Outsource as much as I can, wherever it makes sense to. It can be tough to find the sweet spot between saving money doing something yourself (i.e. pitching to blogs, playlists, music video editing) and paying someone who does that all day every day, and will do a far superior job. There are other factors to consider such as how much you value your time, which come into play too. I try to be efficient in general with how I live my life which frees up time for musical pursuits – would I accept $4 as payment to spend half an hour browsing a supermarket picking out somebody’s groceries from the supermarket and driving it to their house? Of course not – my time is worth more than that. So when it comes to groceries, I spend that hour making music and happily pay a $4 premium for it to be delivered to me and I can duck out of my home studio for five minutes to put them in the fridge. Things like that free up time for music. When it comes to promoting specifically, good planning is key. Leaving everything to the last minute can be tiresome and a total fun (and energy) drainer.

 

State the tools you know can be of help to a musician.
Sites like SoundBetter for production resources that allow artists to connect with producers they may not have heard of (or been able to reach) previously are pretty cool. As is being able to find session musicians in a similar way.

 

Elaborate on the song.
There are no super deep metaphors so people will probably get an immediate feeling of what it’s all about on their first listen.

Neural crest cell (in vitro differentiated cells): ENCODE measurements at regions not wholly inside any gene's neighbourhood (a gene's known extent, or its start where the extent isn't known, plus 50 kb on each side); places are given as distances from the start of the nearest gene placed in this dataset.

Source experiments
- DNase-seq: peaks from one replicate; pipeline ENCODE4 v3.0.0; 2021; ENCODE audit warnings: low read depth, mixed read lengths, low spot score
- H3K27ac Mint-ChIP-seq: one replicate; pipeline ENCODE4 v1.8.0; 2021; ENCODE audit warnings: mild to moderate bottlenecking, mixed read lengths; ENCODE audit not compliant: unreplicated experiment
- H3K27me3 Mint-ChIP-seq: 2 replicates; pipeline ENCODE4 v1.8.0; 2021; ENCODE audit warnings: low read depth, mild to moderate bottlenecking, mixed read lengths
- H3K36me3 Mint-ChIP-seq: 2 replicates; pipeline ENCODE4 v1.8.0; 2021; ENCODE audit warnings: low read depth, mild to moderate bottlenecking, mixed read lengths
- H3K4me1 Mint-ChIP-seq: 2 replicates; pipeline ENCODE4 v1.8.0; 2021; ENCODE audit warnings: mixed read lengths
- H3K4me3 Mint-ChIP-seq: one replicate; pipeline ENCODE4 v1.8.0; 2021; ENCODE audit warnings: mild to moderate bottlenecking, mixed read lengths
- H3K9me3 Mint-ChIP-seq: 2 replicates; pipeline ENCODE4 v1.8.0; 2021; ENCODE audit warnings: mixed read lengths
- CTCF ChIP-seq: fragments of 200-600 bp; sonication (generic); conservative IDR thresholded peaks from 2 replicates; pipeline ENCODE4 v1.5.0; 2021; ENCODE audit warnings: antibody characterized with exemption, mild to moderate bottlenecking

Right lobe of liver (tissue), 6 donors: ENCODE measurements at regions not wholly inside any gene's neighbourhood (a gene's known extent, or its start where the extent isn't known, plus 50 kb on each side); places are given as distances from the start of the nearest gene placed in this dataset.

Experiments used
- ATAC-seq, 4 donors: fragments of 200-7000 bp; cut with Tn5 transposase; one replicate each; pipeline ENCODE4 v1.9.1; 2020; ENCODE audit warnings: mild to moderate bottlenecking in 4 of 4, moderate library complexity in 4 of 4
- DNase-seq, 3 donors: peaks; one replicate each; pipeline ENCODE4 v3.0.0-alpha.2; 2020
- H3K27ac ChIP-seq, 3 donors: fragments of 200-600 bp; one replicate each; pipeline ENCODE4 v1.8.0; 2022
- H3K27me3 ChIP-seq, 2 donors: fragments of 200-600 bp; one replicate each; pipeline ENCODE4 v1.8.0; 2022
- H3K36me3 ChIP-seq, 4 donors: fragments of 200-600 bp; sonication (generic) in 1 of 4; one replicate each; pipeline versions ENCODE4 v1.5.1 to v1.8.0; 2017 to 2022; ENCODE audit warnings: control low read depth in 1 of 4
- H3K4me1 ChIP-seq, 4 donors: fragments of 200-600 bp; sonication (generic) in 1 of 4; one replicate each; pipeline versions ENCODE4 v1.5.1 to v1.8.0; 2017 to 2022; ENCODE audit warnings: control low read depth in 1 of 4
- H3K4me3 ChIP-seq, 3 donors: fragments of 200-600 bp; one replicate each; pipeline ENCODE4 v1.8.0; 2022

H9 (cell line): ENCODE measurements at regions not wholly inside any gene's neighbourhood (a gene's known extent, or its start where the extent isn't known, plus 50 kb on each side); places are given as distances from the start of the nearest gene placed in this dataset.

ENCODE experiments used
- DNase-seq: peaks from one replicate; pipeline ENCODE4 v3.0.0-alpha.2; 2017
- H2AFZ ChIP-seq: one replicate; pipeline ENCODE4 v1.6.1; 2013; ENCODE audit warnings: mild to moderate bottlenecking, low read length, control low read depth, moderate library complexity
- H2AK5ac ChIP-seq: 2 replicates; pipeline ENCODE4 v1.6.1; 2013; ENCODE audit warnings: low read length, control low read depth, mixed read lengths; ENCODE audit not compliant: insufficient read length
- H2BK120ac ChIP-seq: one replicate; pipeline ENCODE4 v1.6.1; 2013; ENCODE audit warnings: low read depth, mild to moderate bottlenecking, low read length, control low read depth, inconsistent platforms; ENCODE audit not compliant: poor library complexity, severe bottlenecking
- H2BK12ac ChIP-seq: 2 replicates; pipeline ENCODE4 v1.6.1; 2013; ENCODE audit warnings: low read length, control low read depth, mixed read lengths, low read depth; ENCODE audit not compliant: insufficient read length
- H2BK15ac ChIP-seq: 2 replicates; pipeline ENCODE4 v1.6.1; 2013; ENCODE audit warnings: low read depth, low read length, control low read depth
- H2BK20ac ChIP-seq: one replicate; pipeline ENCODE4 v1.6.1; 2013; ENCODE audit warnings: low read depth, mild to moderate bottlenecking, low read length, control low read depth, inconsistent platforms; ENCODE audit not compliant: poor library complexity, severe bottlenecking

Production-wise, it was important to keep it simple, catchy, and firmly in the pop realm. Equally, retaining indie production aesthetics that reflect character and warmth is super-important too. There’s a lot to like about Top 40 pop songs and writing – but it’s really not who I am as an artist, or what I’m trying to be, so that informs a lot of the production choices.

 

Elaborate on your artist’s name and the title of the album.
Lorne was what my Dad wanted to call me – my actual name is Matt. When I told him I was thinking of writing music for this solo project under that name he said it came from an old country and western TV show he used to watch, and there was someone called Lorne Vincent on the show, or maybe they were just called Lorne, I’m really not too sure. Looking For This became the single title due to it being the most recognizable lyric from the song that wasn’t already the name of another hundred songs…